In 2012: The Return of Quetzalcoatl, Daniel Pinchbeck (who is described by Publishers Weekly as a “journalist and author of the drug-riddled psychonaut investigation Breaking Open the Head“) creates an Einstein thought-experiment based on the Mayan prophecy that 2012 will bring about the end of the world as we know it.
Not the “end of the world” as in poof, it’s gone, but perhaps the end of the world as we know it (as in the R.E.M. song). That is, “the conclusion of a vast evolutionary cycle, and the potential gateway to a higher level of manifestation.” Pinchbeck see us in the final stages of a global shift. From materiality to spirituality. (Further Reading? see Stonehenge, the Burning Man festival, crop circles, hallucinogens, Quetzalcoatl…)
Daniel Pinchbeck writes about the hallucinogenic drug dripropyltryptamine (DPT) “For several weeks after taking DPT, I picked up flickering hypnagogic imagery when I closed my eyes at night … In one scene, I entered a column of fire rising from the center of Stonehenge again and again, feeling myself pleasantly annihilated by the flames each time.”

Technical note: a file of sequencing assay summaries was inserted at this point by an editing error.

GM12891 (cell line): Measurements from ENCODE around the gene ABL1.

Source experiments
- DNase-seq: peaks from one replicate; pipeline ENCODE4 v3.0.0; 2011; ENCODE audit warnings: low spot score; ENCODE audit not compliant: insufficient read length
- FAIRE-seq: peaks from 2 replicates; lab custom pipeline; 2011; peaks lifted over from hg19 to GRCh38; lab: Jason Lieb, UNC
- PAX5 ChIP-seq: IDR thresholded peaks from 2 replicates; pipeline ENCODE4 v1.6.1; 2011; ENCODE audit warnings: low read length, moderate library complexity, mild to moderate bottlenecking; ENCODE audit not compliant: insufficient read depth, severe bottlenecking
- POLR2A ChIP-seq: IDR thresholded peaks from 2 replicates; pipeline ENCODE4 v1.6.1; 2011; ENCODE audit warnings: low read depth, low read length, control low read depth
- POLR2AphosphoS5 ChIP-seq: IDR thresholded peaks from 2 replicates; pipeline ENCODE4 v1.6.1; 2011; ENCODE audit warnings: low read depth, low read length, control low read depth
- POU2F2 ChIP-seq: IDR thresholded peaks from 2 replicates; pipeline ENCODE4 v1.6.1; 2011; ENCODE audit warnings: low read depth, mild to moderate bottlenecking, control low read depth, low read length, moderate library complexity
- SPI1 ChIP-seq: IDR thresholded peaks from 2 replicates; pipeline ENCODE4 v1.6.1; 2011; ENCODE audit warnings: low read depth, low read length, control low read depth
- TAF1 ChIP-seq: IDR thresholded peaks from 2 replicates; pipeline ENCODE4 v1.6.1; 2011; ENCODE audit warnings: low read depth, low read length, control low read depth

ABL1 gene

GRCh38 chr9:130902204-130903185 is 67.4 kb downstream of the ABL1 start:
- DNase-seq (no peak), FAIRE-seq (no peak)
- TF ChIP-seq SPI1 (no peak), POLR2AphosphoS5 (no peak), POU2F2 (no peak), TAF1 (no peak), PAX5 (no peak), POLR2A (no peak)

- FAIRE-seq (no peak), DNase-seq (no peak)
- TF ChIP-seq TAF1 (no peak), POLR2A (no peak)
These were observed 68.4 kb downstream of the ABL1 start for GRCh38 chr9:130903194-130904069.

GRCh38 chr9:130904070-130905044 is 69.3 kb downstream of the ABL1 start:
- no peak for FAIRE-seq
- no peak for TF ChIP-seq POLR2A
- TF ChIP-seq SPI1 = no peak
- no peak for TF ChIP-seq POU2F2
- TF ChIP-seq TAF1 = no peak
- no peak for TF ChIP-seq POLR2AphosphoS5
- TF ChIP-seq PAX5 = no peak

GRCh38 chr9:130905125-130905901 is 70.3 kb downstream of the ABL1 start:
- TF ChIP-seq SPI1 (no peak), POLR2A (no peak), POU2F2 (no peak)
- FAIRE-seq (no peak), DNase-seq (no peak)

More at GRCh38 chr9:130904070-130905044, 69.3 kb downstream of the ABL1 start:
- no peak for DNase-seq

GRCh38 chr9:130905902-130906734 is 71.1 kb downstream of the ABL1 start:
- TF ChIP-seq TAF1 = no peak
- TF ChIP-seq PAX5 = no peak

After Pinchbeck published his first book, Breaking Open the Head: A Psychedelic Journey into the Heart of Contemporary Shamanism, he was considered the most significant writer on psychedelic experimentation since Terence McKenna.
The Mayan calendar’s “end date” of 2012 might be seen as having parallels to our present age. One interpretation is the end of one way of existence and not a new age, but the return of another time. That other time was one in which the serpent god Quetzalcoatl reigned, and in this interpretation of the Mayan calendar, it is an age anew. It heralds an ancient but new-to -us way of living.
And on a reading shelf nearby are books like DMT: The Spirit Molecule: A Doctor’s Revolutionary Research into the Biology of Near-Death and Mystical Experiences by Rick Strassman.